Replacing old appliances really can save energy – and money. How much money? These calculations, based on Energy Star labeling, help you find out.
Over the past decade, many Americans have seen the need to reduce their energy consumption. Some people have chosen to pursue this lifestyle change in order to live green and save the planet. In many cases, though, this reduction in energy consumption is driven by the savings that can be achieved by decreasing energy costs. Opportunities to deliver these energy savings occur throughout a home: replacing old appliances with new ones can create a significant return on investment (ROI).
Once a homeowner has addressed his or her heating, cooling, and water heating deficiencies, a thorough inspection of the home’s appliances should be undertaken. According to Energy Star, a program administered by the U.S. Environmental Protection Agency (EPA) and the U.S. Department of Energy (DOE), the appliances in a home account for 13% of a home’s energy usage. This creates a great opportunity to capitalize on energy savings. Energy Star provides product qualification and labeling for the following appliances to help to guide consumers to their energy reduction goals:
Clothes Washers: Replacing an old clothes washer with a more efficient clothes washer can create savings in both energy and water. According to Energy Star, “families can cut their related energy costs by about a third – and the water costs by more than half – just by purchasing a clothes washer with the ENERGY STAR label.” That equates to an annual utility bill savings of nearly $135 when replacing a 10-year-old clothes washer with a new Energy Star-labeled clothes washer. If a consumer spends between $500 and $700 to buy an average Energy Star-labeled clothes washer, the return on investment (ROI) will come in at around 20%–25%, leaving a simple payback of 4–5 years.
Dishwashers: Replacing an old dishwasher with a new Energy Star-labeled dishwasher provides another opportunity to save on both energy and water. Energy Star states that a dishwasher built before 1994 wastes nearly 10 gallons of water per load. Replacing that same dishwasher with an Energy Star-labeled dishwasher will create a total utility bill savings of $40 per year. With a new Energy Star-labeled dishwasher costing on average between $300 and $500, this investment provides a return on investment (ROI) of around 10%, with a simple payback of between 7 and 12 years.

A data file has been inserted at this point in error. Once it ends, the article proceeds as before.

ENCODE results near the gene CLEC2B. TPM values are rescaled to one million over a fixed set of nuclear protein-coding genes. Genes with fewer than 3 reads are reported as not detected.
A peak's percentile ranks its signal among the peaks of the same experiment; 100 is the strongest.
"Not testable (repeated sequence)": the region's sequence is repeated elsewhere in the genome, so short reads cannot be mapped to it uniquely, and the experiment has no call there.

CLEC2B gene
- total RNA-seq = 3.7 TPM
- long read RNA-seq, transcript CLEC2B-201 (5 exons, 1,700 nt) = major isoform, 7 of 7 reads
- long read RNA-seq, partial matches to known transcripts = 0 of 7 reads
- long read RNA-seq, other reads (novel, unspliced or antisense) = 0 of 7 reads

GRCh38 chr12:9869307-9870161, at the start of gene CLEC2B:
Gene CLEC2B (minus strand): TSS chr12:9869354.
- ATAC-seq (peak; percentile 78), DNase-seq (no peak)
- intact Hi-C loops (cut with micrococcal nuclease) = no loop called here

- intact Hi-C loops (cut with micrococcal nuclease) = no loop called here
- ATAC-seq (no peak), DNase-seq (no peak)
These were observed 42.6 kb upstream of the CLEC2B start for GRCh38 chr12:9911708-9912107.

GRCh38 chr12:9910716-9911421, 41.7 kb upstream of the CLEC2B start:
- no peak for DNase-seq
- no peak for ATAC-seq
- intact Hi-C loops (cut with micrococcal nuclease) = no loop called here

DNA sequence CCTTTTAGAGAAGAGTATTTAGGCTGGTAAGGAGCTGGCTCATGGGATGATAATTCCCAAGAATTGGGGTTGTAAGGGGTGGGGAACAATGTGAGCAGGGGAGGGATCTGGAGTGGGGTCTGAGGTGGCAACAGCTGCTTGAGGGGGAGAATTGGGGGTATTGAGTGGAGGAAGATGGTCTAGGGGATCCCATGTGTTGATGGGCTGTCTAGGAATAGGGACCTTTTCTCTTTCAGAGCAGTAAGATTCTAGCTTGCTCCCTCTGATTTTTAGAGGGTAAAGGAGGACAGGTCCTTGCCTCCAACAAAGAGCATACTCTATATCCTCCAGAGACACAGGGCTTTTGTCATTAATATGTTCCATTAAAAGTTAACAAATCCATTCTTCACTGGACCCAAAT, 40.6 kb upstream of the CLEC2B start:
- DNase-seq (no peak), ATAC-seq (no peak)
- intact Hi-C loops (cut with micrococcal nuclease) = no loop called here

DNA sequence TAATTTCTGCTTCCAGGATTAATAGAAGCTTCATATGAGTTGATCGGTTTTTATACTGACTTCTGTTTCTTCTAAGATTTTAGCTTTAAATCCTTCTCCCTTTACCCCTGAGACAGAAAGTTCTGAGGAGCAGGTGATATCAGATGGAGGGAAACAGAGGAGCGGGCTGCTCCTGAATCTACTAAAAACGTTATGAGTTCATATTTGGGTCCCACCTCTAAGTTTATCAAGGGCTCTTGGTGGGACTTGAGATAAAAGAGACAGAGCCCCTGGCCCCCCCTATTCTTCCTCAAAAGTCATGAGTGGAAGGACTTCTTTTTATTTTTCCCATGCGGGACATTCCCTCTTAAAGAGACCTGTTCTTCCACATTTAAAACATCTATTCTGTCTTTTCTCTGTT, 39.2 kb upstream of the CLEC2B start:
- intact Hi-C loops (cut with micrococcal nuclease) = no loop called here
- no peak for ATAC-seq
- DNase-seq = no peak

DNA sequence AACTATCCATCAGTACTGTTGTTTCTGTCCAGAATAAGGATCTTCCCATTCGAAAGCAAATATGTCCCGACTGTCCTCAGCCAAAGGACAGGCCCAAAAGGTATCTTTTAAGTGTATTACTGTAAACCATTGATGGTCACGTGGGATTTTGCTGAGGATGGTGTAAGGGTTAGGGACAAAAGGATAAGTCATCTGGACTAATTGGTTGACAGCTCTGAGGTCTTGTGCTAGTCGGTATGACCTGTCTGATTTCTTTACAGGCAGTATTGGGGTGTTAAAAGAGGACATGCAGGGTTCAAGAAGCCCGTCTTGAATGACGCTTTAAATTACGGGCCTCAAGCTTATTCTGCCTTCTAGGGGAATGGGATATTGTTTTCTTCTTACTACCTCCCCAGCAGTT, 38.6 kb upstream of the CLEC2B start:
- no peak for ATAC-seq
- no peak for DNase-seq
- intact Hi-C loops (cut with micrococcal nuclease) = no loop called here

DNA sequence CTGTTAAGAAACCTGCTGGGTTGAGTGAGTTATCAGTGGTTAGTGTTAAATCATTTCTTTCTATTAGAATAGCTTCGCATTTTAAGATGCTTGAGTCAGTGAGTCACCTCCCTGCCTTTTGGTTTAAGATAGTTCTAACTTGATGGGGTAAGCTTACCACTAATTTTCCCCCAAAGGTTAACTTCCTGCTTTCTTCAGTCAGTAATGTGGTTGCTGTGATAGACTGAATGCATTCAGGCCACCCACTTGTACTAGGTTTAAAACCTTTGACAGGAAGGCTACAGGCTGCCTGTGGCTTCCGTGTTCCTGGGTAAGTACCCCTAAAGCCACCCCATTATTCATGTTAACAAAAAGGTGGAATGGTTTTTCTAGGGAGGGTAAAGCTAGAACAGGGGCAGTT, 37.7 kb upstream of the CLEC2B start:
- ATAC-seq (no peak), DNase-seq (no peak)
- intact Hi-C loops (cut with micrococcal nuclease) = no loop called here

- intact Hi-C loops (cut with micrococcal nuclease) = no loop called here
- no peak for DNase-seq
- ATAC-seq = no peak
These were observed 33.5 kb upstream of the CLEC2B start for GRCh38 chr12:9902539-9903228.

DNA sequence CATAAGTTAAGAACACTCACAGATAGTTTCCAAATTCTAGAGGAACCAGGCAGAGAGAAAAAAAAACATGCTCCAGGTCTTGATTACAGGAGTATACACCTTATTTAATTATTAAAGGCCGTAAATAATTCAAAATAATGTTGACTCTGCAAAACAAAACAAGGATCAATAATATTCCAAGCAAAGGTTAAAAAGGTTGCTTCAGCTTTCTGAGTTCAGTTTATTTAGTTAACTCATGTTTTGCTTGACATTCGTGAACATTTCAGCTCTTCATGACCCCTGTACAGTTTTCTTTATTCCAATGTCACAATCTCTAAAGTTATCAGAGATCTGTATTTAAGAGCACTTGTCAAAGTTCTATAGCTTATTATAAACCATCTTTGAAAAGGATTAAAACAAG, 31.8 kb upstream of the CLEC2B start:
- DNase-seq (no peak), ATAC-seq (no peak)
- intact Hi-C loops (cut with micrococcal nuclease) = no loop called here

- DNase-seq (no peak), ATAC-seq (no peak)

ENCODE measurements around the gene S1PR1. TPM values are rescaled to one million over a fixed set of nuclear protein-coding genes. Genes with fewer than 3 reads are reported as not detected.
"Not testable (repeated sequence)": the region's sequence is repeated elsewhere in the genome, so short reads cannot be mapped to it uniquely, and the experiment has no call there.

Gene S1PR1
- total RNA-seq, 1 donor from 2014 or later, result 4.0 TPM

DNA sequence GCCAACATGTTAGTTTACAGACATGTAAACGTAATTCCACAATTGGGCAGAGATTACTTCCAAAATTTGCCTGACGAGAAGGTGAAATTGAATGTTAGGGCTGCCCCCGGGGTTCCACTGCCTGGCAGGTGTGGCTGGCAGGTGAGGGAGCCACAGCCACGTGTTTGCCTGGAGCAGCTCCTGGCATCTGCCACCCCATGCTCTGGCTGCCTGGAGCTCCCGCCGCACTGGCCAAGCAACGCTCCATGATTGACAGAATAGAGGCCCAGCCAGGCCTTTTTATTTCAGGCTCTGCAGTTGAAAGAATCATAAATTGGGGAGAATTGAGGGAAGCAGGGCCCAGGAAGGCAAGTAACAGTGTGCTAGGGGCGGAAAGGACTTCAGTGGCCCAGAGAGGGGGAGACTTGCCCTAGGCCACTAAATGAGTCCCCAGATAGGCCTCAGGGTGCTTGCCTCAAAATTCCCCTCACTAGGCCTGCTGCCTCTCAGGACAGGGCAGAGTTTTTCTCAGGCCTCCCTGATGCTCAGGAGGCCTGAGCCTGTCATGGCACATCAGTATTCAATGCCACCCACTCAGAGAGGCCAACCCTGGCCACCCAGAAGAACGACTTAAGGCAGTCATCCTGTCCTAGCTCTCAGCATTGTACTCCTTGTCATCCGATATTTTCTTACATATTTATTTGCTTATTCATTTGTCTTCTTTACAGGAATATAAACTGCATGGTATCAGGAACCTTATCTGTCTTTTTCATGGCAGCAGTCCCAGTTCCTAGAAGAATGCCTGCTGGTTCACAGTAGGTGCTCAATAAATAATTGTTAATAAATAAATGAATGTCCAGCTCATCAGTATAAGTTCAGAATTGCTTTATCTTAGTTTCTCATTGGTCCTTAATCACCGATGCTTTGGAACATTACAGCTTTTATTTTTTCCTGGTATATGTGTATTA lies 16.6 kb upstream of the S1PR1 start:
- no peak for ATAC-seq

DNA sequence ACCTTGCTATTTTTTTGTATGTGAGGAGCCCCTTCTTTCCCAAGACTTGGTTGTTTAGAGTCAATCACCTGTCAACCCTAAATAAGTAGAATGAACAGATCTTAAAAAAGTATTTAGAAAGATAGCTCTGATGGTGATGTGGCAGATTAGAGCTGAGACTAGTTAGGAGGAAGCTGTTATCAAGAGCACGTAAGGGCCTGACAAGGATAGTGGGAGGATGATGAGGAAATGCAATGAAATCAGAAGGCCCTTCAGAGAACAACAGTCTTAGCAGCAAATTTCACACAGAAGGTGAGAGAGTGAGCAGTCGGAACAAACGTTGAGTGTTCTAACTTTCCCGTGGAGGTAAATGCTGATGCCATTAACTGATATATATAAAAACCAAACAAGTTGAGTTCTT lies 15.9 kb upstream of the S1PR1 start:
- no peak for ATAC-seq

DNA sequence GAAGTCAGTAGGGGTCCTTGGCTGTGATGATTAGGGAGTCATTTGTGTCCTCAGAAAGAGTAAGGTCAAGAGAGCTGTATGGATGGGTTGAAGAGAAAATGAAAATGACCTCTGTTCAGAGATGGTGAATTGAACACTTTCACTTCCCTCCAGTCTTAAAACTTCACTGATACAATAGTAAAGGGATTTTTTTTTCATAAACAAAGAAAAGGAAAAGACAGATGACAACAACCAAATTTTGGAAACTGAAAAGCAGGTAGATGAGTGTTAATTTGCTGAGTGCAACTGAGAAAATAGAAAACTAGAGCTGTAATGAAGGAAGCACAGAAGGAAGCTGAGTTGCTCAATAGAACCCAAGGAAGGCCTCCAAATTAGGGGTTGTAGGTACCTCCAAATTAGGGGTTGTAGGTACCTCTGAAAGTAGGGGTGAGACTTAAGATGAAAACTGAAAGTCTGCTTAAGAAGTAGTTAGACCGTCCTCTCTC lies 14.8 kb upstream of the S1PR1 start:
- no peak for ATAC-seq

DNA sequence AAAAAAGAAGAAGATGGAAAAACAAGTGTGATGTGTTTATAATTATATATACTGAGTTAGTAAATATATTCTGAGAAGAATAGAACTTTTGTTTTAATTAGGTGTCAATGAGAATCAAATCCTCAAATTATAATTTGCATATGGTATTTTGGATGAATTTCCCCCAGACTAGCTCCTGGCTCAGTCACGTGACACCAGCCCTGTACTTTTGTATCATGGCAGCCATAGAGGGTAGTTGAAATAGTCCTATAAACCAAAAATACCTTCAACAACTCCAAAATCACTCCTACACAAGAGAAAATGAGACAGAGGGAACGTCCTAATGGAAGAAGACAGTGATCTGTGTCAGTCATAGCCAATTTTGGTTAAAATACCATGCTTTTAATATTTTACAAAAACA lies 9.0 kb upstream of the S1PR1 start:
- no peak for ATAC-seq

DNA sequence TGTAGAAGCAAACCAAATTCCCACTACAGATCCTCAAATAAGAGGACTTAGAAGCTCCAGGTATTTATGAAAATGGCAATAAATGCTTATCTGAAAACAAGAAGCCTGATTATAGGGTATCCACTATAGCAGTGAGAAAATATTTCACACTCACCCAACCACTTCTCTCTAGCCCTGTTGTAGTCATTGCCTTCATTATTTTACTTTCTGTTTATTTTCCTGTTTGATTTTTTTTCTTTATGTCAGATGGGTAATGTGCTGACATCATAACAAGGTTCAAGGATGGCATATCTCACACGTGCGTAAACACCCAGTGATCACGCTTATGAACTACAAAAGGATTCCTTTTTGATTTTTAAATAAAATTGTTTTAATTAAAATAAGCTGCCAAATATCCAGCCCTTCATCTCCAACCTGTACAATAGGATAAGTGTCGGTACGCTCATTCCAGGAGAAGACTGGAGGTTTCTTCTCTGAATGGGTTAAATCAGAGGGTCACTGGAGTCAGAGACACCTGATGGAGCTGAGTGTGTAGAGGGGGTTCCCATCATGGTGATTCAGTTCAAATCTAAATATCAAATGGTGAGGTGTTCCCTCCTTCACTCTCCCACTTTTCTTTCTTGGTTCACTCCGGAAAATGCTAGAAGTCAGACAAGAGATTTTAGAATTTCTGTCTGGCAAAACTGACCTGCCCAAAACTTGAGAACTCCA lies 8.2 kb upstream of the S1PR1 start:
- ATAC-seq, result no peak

Freezers: Many people keep a dedicated freezer in their garage or basement. What they may not realize is that the older the freezer, the less efficient it is. Energy Star puts the savings gained by replacing a freezer from 1993 with a new Energy Star-labeled freezer at $35 per year; likewise replacing one from the 1980s will yield a savings of $70 per year. With an average cost of $600–$800, an Energy Star-labeled freezer has a return on investment (ROI) of about 10% and a simple payback of about 10 years.
Refrigerators: An Energy Star-labeled refrigerator uses 20% less energy than a typical new refrigerator. According to Energy Star, replacing a fridge from the 1980s with an Energy Star-labeled refrigerator will create a savings of $100 per year. That savings jumps to $200 when replacing one from the 1970s. When faced with a cost of $1,000 for a new Energy Star-labeled refrigerator, a return on investment (ROI) of 10%–20% is feasible. That leaves a simple payback of 5–10 years.
As many now know, the potential energy savings in a home is incredible. While heating and cooling, as well as water heating, play significant roles in energy usage, appliances must not be forgotten about. Appliance replacement creates a great opportunity for a homeowner to reduce utility bills even further, allowing for an attractive return on investment (ROI) and a reasonable simple payback.
Michael Tolson is an entrepreneur focusing on "green" real estate development in Toledo, OH and surrounding areas. He currently owns Tolson Construction, and The Tolson Development Company. In an attempt to further drive businesses, Michael has completed an Executive MBA and a Graduate Specialization in finance from the University of Toledo. His companies focus on commercial and residential buildings using the United States Green Building Council’s LEED rating system. With this in mind, Michael has earned his LEED Accredited Professional designation.